Aethiopis

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The Aethiopis or Aithiopis (Greek: Αἰθιοπίς, Aithiopis; Latin: Aethiopis) is a lost epic of ancient Greek literature. It was one of the Epic Cycle, that is, the "Trojan" cycle, which told the entire history of the Trojan War in epic verse. The story of the Aethiopis comes chronologically immediately after that of the Homeric Iliad, and is followed by that of the Little Iliad. The Aethiopis was sometimes attributed by ancient writers to Arctinus of Miletus (see Cyclic poets). The poem comprised five books of verse in dactylic hexameter.

Date[edit]

The Aethiopis was probably composed in the seventh century BC, but there is much uncertainty about its date. Ancient sources date Arctinus to the eighth century; but the earliest artistic representations of one of the most important characters, Penthesilea, date to about 600 BC, suggesting a much later date.

Content[edit]

In current critical editions only five lines survive of the Aethiopis' original text. We are almost entirely dependent on a summary of the Cyclic epics contained in the Chrestomathy attributed to an unknown "Proclus" (possibly to be identified with the 2nd-century AD grammarian Eutychius Proclus). Fewer than ten other references give indications of the poem's storyline.

The poem opens shortly after the death of the Trojan hero Hector, with the arrival of the Amazon warrior Penthesileia who has come to support the Trojans. She has a moment of glory in battle, but Achilles kills her. The Greek warrior Thersites later taunts Achilles, claiming that he had been in love with her, and Achilles kills him too. Achilles is ritually purified for the murder of Thersites.

Next another Trojan ally arrives, Memnon, son of Eos and Tithonus, leading an Ethiopian contingent and wearing armour made by the god Hephaestus. In battle, Memnon kills Antilochus, a Greek warrior who was the son of Nestor and a great favourite of Achilles. Achilles then kills Memnon, and Zeus makes Memnon immortal at Eos' request. But in his rage Achilles pursues the Trojans into the very gates of Troy, and at the Scaean Gates he is killed by an arrow shot by Paris, assisted by the god Apollo. Achilles' body is rescued by Ajax and Odysseus.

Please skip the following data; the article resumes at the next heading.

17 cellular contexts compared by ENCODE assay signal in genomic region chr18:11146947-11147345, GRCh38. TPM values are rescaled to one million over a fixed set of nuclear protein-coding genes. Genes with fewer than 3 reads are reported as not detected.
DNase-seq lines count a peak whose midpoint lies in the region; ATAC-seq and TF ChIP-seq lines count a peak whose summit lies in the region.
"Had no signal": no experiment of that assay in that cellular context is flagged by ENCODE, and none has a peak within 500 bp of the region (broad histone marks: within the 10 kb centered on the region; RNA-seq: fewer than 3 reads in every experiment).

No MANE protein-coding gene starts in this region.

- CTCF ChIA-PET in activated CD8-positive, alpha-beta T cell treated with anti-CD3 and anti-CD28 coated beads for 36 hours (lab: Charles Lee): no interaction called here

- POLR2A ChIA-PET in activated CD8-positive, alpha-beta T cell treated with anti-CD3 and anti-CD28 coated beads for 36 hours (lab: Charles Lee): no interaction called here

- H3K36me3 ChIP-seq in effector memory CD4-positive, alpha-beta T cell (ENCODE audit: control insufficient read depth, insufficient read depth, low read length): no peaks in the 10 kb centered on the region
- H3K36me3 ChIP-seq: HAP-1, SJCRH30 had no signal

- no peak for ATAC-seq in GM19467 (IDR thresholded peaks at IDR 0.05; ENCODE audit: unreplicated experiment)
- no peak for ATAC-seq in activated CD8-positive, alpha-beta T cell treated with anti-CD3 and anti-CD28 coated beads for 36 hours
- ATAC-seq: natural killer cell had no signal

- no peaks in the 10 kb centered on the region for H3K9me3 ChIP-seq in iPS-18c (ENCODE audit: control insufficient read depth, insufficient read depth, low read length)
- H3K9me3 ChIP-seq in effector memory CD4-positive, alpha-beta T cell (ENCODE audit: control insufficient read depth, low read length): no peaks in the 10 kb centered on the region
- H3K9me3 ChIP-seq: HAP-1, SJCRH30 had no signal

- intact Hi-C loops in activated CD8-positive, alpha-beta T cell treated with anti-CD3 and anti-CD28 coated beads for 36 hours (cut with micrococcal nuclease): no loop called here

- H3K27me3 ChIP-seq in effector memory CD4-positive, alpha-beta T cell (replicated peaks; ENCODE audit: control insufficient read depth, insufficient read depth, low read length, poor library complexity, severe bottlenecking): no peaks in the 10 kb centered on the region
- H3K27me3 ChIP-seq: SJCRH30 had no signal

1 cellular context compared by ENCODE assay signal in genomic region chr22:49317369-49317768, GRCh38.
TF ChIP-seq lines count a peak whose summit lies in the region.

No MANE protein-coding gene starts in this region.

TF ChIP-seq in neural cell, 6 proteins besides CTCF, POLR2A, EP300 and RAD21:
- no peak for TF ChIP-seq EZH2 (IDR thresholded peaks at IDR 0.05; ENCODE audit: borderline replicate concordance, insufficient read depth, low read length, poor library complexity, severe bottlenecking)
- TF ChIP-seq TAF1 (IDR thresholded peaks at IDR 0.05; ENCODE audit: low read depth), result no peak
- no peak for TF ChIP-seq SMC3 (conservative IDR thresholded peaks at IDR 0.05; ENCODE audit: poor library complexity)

The Greeks hold a funeral for Antilochus. Achilles' mother, the sea nymph Thetis, comes with her sisters and the Muses to lament over Achilles' body. Funeral games are held in honour of Achilles, at which Achilles' armor and weapons are offered as a prize for the greatest hero; and there develops a dispute over them between Ajax and Odysseus. There the Aethiopis ends; it is uncertain whether the judgment of Achilles' armor, and subsequent suicide of Ajax, were told in the Aethiopis, in the next epic in the Cycle, the Little Iliad, or in both.

Importance of the poem[edit]

Events told in the story of the Aethiopis were popular among ancient Greek vase painters. Especially popular scenes are the death of Penthesilea, and Ajax's retrieval of Achilles' corpse.

Despite being poorly attested, the Aethiopis is frequently cited in modern scholarship on the Homeric Iliad.[1] It is one of the most important paradigms used in Neoanalytic scholarship on Homer because of strong similarities between its story of Achilles, Antilochus, and Memnon, and the Iliadic story of Achilles, Patroclus, and Hector; the claim that such a similarity exists is known as the "Memnon theory".[2]

Editions[edit]

  • Online editions (English translation):
  • Print editions (Greek):
    • A. Bernabé 1987, Poetarum epicorum Graecorum testimonia et fragmenta pt. 1 (Leipzig: Teubner)
    • M. Davies 1988, Epicorum Graecorum fragmenta (Göttingen: Vandenhoek & Ruprecht)
  • Print editions (Greek with English translation):

References[edit]

  1. ^ See e.g. G. Schoeck 1961, Ilias und Aithiopis: kyklische Motive in homerischer Brechung (Zurich); J. Burgess 1997, "Beyond Neo-analysis: problems with the vengeance theory", American Journal of Philology 118.1: 1-17; M.L. West 2003, "Iliad and Aithiopis", Classical Quarterly 53.1: 1-14.
  2. ^ See especially W. Schadewaldt 1965, Von Homers Welt und Werk (4th ed.; orig. publ. 1944; Stuttgart).